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Described and Captioned Media Program

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Title: Described and Captioned Media Program  
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Described and Captioned Media Program

Described and Captioned Media Program
Founded 1950
Focus Deaf education, Blind education, promote equal accessibility, captioning, audio description
Area served United States of America

The Described and Captioned Media Program (DCMP), originally known as Captioned Films for the Deaf, Inc. in 1950,[1] and later known as Captioned Films and Videos and the Captioned Media Program, is a national nonprofit funded by the United States Department of Education under federal Public Law 85-905. It is currently administered by the National Association of the Deaf.

The DCMP houses a national library of accessible educational media (e.g., DVDs, CD-ROMs, and streaming video) that is available to teachers and parents/guardians of K-12 students who are deaf, hard of hearing, blind, visually impaired, or deaf-blind. It also maintains a search gateway that allows users to selectively search across the DCMP clearinghouse of accessibility-related articles on deafness, blindness, accessibility, captioning, and description, including collaborator websites.

DCMP Mission and Vision Statement

The mission of the DCMP is to promote and provide equal access to communication and learning through described and captioned educational media. The ultimate goal of the DCMP is for accessible media to be an integral tool in the teaching and learning process for all stakeholders in the educational community, including students, educators and other school personnel, parents, service providers, businesses, and agencies.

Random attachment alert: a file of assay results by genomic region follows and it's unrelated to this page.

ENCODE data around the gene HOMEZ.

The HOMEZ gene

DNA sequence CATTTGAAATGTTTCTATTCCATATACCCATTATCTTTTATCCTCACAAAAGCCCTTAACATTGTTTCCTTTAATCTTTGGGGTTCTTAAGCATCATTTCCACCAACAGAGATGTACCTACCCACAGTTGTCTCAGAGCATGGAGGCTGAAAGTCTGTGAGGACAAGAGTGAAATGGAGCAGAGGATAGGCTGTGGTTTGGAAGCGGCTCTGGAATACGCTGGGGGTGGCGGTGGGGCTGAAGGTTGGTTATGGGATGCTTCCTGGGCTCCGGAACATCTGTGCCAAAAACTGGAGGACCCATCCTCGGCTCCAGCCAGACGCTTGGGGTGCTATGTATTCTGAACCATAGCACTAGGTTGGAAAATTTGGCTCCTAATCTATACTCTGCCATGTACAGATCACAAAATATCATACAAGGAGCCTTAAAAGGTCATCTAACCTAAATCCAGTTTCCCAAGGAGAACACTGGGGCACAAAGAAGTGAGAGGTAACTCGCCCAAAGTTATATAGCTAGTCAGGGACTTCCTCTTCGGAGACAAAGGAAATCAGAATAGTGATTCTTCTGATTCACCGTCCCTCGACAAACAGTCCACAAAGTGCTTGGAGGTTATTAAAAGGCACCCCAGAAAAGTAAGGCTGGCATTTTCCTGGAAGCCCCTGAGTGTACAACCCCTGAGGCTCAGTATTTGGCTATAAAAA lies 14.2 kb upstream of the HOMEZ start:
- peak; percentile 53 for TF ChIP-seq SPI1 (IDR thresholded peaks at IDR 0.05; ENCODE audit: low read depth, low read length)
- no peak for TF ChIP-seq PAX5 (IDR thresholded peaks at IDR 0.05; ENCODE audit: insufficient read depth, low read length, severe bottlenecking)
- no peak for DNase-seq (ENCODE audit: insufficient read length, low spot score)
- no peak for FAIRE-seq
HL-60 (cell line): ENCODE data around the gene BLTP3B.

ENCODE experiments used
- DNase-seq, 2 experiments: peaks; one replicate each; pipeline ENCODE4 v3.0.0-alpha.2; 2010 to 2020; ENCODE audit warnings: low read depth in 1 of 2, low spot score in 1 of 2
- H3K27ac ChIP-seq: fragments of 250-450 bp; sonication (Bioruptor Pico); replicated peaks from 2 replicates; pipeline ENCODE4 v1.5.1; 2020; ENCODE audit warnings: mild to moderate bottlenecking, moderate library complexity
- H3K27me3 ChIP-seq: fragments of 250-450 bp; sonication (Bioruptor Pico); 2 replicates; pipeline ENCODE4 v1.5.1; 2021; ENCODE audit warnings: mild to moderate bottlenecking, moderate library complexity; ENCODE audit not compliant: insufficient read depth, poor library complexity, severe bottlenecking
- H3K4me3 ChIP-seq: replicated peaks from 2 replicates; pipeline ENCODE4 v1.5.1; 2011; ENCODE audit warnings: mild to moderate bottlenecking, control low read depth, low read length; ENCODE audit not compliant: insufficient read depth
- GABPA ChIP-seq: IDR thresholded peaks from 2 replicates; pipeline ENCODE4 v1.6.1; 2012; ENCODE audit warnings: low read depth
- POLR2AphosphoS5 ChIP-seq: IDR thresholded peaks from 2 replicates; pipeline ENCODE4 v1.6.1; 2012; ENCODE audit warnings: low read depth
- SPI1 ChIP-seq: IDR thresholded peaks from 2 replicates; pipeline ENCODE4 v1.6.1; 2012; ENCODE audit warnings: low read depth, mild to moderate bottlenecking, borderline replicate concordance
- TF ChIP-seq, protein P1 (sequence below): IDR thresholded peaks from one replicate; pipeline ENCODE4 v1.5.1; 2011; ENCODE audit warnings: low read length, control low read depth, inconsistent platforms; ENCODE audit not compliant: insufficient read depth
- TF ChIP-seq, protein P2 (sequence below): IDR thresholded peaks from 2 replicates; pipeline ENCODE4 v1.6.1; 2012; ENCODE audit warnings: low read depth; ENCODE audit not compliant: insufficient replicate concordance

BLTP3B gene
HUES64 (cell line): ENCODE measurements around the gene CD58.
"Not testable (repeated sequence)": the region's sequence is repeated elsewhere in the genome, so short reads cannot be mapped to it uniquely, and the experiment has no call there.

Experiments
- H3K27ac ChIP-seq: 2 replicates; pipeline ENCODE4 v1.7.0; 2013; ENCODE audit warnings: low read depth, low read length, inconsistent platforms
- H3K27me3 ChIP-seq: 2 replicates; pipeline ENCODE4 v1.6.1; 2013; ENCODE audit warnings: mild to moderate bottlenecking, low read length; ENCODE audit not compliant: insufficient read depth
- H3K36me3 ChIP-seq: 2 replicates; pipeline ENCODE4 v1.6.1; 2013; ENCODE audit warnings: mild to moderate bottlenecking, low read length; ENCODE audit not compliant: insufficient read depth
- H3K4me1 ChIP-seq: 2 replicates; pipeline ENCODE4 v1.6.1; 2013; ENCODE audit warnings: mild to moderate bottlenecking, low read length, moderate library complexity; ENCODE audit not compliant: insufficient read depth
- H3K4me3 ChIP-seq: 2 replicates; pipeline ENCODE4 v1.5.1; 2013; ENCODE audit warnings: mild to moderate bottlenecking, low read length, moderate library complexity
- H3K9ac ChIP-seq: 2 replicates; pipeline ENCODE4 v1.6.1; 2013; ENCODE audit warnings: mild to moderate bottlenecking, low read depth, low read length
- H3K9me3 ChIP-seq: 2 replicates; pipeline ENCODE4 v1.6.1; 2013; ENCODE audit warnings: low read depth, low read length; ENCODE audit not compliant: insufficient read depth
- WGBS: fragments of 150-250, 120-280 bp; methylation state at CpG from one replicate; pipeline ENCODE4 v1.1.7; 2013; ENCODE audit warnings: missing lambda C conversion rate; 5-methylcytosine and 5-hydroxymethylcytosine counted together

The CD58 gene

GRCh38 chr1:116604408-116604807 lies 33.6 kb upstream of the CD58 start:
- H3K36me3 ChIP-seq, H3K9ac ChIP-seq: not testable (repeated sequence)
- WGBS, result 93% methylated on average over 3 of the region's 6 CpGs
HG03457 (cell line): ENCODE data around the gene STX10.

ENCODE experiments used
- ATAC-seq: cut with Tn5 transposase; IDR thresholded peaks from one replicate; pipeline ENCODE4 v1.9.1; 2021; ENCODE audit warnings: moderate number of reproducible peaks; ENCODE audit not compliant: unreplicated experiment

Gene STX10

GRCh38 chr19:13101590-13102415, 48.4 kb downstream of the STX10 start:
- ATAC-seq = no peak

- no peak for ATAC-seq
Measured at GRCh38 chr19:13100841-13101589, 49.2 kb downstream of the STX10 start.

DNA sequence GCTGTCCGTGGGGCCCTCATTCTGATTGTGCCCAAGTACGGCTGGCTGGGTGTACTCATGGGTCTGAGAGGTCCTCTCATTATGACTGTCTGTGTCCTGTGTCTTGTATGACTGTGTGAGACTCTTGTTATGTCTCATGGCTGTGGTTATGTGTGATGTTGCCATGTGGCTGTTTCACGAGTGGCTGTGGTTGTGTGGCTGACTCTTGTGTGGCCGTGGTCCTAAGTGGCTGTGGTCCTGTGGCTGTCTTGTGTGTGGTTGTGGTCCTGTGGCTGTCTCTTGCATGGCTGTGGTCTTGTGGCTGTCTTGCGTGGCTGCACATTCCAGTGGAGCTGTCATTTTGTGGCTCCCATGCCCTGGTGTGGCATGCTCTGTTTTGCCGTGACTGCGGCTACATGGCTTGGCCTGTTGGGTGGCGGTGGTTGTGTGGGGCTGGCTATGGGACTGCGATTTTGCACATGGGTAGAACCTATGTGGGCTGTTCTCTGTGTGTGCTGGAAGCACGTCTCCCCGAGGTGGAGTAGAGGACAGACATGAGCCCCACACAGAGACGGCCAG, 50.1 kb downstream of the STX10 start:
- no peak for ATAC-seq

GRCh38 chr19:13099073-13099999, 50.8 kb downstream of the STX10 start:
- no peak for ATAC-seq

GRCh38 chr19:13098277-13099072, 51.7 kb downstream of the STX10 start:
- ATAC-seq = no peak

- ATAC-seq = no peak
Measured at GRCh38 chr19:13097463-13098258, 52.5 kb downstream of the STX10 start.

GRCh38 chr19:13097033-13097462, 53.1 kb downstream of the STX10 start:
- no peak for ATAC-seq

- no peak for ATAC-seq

The DCMP supports the U.S. Department of Education Strategic Plan for 2007–2012 by committing to the following goals:

  • Ensuring that all students who are blind, visually impaired, deaf, hard of hearing, or deaf-blind have the opportunity to achieve the standards of academic excellence.
  • Advocating for equal access to educational media as well as the establishment and maintenance of quality standards for captioning and description by service providers.
  • Providing a collection of free-loan described and captioned educational media.
  • Furnishing a clearinghouse of information and research about accessible media.
  • Acting as a gateway to Internet resources related to accessibility.
  • Exploring and adapting new media and technologies that assist students in obtaining and using available information.


Lexington School for the Deaf

Captioned Films for the Deaf, Inc. was established in 1950 in Hartford, Connecticut. Founders Edmund Boatner, superintendent of the American School for the Deaf, and Dr. Clarence O’Connor, superintendent of the Lexington School for the Deaf, organized the program as a private nonprofit corporation. In a few years, a library of thirty captioned theatrical films was acquired.